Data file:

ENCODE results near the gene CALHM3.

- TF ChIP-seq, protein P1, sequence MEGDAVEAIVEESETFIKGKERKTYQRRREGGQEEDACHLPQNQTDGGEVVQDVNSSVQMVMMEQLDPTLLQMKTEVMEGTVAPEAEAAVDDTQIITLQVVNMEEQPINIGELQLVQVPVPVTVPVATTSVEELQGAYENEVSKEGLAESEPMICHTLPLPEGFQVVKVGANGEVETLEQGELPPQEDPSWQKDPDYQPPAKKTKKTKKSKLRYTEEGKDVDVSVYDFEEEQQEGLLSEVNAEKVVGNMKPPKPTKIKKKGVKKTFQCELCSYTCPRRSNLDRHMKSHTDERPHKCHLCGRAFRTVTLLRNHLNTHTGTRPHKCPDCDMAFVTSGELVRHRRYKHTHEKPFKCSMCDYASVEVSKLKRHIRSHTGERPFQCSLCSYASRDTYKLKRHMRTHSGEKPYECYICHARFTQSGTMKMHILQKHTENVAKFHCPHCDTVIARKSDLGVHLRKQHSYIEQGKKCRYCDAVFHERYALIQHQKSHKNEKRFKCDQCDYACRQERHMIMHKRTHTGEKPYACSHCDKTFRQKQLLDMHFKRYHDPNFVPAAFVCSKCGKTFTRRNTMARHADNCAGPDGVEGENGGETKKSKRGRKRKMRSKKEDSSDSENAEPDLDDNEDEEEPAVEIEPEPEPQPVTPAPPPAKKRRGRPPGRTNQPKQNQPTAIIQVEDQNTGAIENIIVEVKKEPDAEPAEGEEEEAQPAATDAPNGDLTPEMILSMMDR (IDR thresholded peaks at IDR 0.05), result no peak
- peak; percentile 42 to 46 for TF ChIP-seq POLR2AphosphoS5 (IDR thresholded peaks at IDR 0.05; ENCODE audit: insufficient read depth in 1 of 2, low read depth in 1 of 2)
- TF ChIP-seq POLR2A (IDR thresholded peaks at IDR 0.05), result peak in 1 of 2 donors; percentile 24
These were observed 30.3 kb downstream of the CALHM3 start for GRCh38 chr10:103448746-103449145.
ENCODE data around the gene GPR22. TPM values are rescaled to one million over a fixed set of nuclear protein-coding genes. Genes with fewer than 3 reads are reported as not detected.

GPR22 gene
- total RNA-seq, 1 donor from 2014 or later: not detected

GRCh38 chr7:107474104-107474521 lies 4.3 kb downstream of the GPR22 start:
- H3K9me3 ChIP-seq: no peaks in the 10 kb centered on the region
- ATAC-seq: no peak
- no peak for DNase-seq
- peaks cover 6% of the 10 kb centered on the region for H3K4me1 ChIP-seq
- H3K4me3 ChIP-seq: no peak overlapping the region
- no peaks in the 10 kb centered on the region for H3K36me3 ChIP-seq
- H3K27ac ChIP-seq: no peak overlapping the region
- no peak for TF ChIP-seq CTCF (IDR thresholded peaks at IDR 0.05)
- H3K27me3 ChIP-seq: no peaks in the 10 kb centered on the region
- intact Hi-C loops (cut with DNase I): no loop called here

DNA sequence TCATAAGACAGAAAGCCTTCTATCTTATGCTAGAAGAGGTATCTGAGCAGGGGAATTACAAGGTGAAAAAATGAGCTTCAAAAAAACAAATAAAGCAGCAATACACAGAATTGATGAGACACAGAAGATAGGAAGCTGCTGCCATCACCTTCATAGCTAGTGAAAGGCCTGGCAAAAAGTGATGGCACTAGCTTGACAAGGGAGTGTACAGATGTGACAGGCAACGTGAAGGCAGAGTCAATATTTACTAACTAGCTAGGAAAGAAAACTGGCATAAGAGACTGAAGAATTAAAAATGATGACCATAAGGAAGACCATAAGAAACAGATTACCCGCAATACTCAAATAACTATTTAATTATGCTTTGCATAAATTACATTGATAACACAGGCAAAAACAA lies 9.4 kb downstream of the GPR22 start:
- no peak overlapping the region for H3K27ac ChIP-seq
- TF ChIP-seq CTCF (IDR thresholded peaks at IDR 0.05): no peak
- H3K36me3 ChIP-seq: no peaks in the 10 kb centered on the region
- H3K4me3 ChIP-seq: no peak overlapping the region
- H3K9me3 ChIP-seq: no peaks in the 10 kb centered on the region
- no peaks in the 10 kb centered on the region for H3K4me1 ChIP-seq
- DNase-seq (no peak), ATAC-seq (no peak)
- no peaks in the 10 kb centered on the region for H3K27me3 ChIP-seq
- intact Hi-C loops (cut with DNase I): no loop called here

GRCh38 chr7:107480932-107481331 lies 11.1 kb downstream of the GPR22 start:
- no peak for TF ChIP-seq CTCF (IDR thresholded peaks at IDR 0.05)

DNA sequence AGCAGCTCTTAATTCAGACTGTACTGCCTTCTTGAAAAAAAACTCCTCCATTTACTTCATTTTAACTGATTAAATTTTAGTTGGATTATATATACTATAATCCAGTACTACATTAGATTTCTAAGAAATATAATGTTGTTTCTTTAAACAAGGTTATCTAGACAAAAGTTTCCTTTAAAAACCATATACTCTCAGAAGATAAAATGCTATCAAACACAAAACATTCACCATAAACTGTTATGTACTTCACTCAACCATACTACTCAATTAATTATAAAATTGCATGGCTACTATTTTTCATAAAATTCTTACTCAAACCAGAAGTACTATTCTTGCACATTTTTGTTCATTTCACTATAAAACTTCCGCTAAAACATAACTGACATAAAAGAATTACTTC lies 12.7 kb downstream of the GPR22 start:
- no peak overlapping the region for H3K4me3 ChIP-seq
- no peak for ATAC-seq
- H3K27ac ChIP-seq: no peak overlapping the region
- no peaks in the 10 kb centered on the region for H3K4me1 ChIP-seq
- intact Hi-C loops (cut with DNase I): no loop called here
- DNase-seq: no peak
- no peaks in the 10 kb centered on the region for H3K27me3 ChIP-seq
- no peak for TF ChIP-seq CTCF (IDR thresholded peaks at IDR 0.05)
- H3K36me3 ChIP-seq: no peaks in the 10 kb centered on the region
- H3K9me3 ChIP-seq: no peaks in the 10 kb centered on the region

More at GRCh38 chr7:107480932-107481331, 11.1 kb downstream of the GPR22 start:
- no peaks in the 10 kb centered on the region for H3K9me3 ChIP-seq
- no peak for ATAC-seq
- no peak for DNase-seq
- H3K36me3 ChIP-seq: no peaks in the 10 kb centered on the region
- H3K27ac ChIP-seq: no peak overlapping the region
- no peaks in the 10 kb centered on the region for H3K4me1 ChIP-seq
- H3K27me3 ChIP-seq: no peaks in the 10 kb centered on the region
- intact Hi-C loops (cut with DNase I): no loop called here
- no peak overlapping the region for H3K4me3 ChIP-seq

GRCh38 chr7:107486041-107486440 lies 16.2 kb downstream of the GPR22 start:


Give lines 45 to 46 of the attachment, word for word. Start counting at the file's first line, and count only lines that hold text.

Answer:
- no peak for ATAC-seq
- no peak for DNase-seq